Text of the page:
What Are Air Bearings? Exploring their Limits with Friction and Wear | MachineMFG

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What Are Air Bearings? Exploring their Limits with Friction and Wear


Is there a type of bearing that won’t produce friction and wear as long as it operates within its design load? The answer is yes, and it’s called an air bearing.

Today, let’s delve into what air bearings are and why they’re used.

Air Bearing

What is air bearing?

When people discuss bearings, they typically refer to ball bearings. In ball bearings, lubricated balls isolate the fixed and moving surfaces, and these balls move along specialized tracks or raceways. The most prevalent use for this type of bearing is a shaft rotating in a fixed hub, such as a drive shaft on a bicycle or car’s front wheel.

Air bearings, on the other hand, employ an air cushion in place of the ball. Hovercraft are a well-known application of air bearings.

air bearing

Large fans blow air underneath the hovercraft and prevent the escape of air by means of an elastic rubber skirt.

The high air pressure created beneath the hovercraft is capable of supporting the weight of the hull, enabling it to float on an air cushion.

This air cushion not only supports the hull’s weight, but also acts as a soft spring, allowing the hull to glide smoothly over rough land or water surfaces.

high air pressure

The same principle can also be applied to shaft bearings.

High-pressure air is injected into the narrow gap (about 0.01 mm) between the rotating shaft and the fixed bearing, maintaining constant air pressure within the gap. The small gap significantly reduces the “elasticity” of the air cushion, ensuring precise fixation of the shaft with low dynamic eccentricity.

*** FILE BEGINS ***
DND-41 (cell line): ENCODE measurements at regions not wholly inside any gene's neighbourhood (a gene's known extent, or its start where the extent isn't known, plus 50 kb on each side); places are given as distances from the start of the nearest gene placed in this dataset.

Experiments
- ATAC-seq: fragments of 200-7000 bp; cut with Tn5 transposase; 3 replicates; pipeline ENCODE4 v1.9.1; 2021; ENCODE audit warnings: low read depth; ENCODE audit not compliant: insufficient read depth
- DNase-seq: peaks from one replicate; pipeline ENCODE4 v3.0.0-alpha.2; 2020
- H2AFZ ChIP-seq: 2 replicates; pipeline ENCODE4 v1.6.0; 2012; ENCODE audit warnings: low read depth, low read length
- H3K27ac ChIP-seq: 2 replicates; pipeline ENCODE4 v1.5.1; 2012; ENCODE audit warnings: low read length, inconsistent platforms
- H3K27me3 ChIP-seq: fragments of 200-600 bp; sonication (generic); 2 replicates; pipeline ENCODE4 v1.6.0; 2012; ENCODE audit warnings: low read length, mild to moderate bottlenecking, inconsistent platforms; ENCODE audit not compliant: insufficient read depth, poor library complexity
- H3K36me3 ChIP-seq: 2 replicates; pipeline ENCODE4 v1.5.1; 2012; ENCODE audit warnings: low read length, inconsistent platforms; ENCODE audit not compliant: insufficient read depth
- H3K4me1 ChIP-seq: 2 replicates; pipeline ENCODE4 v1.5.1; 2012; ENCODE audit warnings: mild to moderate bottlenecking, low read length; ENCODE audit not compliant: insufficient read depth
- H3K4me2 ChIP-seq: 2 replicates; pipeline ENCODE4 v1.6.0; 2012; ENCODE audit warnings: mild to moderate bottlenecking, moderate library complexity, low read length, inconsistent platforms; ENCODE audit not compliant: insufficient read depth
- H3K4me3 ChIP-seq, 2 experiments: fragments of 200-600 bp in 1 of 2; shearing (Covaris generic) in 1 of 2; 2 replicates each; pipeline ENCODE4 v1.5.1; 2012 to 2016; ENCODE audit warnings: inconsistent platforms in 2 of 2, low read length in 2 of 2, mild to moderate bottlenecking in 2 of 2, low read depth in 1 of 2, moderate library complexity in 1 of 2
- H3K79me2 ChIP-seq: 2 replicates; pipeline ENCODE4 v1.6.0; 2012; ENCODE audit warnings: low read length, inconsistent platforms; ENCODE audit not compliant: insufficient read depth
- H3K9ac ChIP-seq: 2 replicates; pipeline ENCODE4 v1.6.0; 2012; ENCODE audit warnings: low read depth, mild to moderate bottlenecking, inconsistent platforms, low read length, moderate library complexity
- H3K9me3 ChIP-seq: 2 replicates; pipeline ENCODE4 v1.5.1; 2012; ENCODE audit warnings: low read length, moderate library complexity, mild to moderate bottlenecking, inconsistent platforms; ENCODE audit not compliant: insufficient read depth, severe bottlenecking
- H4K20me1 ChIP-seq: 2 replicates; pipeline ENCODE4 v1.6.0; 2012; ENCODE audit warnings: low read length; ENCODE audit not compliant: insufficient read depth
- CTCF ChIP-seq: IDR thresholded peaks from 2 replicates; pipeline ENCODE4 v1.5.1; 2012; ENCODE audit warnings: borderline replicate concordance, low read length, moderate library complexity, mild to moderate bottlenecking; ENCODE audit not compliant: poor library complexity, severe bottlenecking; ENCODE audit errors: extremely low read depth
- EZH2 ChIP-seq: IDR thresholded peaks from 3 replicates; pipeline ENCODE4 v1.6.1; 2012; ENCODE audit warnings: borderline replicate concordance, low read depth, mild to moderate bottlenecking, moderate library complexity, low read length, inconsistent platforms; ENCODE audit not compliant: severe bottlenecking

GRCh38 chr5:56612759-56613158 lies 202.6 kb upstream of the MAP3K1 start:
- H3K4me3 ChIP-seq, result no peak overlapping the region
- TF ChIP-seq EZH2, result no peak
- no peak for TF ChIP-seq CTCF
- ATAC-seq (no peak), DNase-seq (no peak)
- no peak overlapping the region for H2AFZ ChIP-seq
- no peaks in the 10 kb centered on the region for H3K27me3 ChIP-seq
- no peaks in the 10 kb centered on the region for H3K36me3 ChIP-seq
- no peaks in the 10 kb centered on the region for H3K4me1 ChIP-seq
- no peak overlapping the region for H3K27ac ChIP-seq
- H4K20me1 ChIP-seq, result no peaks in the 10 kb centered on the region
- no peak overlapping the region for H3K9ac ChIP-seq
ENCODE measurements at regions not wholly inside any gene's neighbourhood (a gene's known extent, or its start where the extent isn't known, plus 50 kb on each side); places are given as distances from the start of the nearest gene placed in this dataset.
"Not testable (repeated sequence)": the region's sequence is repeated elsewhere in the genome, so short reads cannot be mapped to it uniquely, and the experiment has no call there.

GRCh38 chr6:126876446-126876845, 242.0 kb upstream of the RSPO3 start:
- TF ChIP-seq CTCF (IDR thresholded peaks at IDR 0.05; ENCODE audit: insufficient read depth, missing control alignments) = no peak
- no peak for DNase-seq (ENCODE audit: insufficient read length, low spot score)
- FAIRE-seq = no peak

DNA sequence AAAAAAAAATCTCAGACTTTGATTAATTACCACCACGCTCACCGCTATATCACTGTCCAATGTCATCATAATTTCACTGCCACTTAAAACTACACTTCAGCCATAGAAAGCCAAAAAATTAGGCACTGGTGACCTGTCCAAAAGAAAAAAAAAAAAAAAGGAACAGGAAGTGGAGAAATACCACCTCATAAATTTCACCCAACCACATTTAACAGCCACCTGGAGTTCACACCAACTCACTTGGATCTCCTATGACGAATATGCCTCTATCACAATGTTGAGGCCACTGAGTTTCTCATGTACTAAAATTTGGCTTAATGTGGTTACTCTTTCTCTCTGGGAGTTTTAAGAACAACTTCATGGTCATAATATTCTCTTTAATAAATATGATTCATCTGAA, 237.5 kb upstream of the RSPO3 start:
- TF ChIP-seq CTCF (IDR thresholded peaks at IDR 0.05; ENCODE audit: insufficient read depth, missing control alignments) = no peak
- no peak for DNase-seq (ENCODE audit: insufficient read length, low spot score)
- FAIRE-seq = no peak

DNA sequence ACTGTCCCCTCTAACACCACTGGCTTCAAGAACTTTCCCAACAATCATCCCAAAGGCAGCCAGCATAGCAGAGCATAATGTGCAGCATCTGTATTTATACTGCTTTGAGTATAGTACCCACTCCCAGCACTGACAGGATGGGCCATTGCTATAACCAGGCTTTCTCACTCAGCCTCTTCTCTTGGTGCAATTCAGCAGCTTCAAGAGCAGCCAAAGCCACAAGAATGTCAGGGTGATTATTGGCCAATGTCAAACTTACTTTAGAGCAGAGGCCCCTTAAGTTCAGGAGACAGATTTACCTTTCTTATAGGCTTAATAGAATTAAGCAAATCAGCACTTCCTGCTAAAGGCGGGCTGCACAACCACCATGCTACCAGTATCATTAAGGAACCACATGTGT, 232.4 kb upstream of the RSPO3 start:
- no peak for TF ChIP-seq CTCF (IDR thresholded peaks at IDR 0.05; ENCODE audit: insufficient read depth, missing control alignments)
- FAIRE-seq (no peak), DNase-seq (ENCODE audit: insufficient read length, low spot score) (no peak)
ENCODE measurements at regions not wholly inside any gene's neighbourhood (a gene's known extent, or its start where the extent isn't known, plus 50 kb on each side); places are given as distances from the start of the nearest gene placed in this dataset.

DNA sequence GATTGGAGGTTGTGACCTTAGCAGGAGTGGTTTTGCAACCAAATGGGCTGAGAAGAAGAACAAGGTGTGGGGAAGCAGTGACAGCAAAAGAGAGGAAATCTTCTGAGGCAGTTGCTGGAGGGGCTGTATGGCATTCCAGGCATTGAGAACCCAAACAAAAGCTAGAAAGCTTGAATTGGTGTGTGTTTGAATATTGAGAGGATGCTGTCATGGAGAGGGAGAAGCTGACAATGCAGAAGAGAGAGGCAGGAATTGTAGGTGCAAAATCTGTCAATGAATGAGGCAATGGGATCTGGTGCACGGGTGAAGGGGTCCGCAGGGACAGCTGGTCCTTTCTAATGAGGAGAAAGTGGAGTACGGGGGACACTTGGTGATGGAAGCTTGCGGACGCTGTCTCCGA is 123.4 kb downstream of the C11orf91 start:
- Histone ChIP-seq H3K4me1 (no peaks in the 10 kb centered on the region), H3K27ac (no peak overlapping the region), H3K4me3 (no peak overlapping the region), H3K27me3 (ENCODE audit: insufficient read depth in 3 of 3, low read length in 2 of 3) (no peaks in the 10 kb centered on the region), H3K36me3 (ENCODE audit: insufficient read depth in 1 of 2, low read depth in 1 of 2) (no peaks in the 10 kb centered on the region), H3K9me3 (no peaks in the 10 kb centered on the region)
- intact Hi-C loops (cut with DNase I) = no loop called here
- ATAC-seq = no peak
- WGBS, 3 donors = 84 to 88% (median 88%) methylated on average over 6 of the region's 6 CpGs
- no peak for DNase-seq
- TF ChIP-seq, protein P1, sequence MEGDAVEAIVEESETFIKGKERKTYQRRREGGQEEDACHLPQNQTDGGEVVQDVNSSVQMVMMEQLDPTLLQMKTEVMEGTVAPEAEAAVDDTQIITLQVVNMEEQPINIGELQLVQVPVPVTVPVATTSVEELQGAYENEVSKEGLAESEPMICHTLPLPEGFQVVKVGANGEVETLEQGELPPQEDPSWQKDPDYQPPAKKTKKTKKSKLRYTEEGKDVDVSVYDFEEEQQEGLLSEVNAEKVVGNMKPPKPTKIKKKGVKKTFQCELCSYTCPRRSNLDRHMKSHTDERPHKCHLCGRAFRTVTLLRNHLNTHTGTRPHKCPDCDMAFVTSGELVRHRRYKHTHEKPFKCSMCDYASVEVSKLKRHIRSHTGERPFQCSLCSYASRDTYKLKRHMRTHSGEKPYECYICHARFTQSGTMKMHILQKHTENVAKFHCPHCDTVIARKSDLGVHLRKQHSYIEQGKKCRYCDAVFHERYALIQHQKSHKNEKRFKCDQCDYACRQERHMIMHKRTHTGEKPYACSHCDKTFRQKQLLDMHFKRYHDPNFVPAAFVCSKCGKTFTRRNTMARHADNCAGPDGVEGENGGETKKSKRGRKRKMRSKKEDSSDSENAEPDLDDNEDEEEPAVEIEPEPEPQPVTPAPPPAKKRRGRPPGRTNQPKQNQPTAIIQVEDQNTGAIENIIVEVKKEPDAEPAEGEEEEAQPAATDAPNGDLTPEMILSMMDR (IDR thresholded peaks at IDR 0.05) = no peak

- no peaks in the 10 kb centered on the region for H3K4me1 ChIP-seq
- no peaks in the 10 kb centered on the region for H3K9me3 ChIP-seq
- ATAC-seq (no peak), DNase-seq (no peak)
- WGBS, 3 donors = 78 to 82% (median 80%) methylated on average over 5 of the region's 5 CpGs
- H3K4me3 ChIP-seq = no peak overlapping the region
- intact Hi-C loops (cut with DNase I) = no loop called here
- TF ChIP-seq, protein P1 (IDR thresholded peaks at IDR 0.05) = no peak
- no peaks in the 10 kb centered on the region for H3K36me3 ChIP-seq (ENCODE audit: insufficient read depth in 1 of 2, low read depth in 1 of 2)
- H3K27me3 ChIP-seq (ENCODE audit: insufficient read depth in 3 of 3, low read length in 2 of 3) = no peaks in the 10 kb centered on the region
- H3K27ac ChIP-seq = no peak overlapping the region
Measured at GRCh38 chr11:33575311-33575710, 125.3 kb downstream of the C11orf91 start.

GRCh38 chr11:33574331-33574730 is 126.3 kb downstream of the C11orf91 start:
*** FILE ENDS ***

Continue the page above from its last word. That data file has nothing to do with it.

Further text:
Due to the low friction, the shaft can rotate freely while the air pressure prevents the rotating shaft from making contact with the fixed bearing’s surface. Air is the most commonly used medium for air bearings, but depending on specific requirements, nitrogen, hydrogen, helium, carbon dioxide, and other gases may also be used.

In advanced mechanical equipment, air bearings are increasingly preferred due to their ability to provide higher precision, longer service life, and greater bearing capacity.

Why use air bearings?


  • Non contact bearing, low friction;
  • Wide range of speed operation capacity: from 0rmp to 350000rpm or above;
  • These spindles have unique high rigidity and high load capacity, can be cooled by liquid, and only produce low dynamic eccentricity;
  • High rotation accuracy and low spindle movement error;
  • Long service life due to non-contact surface;
  • Low heat production.


  • High geometric accuracy is required in the manufacturing process;
  • Clean and dry pressurized air supply is required.

The main drawback of air bearings is their high precision requirements and challenging production technology. This is the reason why this type of bearing, which can achieve zero friction and wear within the design load, is not widely used.

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